University Counselling Service,
recorded and transcribed by Dr. Laurie Ambrose
My mother picked the name Annalise for me because of a girl who was killed. Her name was Annalise Wood, and she went missing when she was sixteen. My mother was the same age when it happened. Annalise was lovely, much prettier than my sister and I ever became. She was the kind of girl you look at and think, "Of course someone would want to take her."
Don’t look at me like that. I know that what happened to her was awful. It just seems a very fine line between being the kind of person that others want to be with and be like and treat well, and being the kind of person that some others, just a few, sick others, want to take for themselves. That’s the same kind of person, isn’t it? The loved and lovely. Isn’t that from a poem somewhere? That’s what she was like. That’s the risk when you’re the kind of person who’s wanted. Good people want to be close to you, but the bad people want you too.
There were two photos of her that the media used most: her most recent school portrait, and a snapshot of her laughing, with the friends on either side cropped out. Taken together, they presented the two sides of a beautiful and perfect person: poised and thoughtful, and spontaneous and bubbly. The kind of person who deserves help and attention.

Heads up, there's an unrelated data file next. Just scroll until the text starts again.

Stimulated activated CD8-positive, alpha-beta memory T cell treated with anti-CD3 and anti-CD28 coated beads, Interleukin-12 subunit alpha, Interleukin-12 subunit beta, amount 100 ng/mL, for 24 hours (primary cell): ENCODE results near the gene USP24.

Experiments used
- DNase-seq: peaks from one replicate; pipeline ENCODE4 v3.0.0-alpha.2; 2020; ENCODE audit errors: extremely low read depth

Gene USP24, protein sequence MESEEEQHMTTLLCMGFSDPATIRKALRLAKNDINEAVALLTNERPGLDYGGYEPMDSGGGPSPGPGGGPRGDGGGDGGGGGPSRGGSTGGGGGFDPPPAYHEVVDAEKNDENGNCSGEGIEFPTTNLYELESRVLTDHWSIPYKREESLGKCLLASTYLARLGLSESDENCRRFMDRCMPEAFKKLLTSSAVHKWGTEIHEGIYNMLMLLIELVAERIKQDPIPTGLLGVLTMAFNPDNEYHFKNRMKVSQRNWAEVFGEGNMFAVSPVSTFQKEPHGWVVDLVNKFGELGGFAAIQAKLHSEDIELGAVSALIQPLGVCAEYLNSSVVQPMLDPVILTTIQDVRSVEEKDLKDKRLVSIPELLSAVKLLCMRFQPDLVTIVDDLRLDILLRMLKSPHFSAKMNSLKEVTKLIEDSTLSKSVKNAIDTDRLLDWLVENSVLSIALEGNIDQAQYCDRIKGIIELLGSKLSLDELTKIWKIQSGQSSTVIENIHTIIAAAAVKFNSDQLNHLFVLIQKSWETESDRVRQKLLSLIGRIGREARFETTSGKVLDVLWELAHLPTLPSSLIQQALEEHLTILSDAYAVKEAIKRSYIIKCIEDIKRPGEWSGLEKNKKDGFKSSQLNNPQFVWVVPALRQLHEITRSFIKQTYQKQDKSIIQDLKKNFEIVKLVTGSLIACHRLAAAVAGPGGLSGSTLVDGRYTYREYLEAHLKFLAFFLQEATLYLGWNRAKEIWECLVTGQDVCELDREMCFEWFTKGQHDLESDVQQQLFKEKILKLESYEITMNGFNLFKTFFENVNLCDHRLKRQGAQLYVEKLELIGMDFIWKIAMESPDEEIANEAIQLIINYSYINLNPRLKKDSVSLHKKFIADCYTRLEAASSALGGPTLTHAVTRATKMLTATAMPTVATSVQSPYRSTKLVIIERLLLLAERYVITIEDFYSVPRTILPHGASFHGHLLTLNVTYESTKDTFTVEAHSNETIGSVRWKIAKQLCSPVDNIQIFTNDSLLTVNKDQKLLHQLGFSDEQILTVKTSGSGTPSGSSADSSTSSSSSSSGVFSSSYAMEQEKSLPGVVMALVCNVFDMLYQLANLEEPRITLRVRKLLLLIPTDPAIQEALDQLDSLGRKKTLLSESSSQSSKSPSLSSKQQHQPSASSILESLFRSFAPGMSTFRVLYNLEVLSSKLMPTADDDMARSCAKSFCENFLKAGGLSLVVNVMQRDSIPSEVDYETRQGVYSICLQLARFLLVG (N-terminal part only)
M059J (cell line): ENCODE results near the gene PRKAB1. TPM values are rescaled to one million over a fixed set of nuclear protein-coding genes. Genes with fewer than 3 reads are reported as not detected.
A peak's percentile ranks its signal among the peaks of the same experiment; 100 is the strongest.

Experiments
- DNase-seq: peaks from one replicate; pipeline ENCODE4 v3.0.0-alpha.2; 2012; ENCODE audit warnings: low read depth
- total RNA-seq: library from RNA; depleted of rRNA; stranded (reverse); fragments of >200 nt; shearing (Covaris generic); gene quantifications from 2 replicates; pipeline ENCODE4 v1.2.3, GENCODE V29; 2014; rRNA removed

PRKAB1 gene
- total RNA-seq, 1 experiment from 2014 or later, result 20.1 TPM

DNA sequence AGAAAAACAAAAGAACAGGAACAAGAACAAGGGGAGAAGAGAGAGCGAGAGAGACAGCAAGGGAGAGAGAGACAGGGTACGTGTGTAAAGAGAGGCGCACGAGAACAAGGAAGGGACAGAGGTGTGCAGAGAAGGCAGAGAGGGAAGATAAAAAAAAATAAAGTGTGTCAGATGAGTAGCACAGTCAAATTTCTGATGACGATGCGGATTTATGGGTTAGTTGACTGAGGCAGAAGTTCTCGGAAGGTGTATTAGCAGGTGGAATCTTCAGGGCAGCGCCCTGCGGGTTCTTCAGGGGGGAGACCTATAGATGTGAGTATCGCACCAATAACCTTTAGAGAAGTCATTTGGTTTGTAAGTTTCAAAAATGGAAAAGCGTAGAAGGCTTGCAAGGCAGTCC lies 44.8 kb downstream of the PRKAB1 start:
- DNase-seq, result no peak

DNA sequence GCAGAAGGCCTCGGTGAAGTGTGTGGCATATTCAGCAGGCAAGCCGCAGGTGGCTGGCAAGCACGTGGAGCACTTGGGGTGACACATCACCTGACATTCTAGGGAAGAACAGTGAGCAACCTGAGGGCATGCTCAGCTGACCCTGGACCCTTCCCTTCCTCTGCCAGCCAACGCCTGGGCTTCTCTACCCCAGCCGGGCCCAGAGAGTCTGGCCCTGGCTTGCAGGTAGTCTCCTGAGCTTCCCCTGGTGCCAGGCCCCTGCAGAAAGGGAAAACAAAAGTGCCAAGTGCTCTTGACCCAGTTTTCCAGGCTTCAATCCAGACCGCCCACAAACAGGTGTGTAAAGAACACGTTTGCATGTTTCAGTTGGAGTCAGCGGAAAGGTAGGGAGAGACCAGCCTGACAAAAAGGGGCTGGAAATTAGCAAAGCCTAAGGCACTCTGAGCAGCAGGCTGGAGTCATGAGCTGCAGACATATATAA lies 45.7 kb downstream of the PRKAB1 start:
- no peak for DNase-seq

Realistically, if they wanted these pictures to help strangers identify her if they saw her out and about with the bad man, they should have used photos of her frowning or looking frightened. Either there weren’t any (which may well be the case; who would take a photo of that?), or they couldn’t bring themselves to advertise a version of her that was less than appealing. The narrative is important. If you want the “general public” to get worked up, you have to persuade. Attractiveness and innocence must be communicated, even if emphasising those traits makes the real person harder to recognise.
In the end, she was already dead, so it’s a good thing, I suppose, that they used the nice photos. They’re the images that everyone remembers. My mum was a teenager when those pictures were in the paper every day for weeks, then weekly for months. Annalise Wood was the most beautiful girl in the world. Everyone cared about her. It’s what any mother would wish for her child, to be the kind of person that everyone would care about and miss if she disappeared.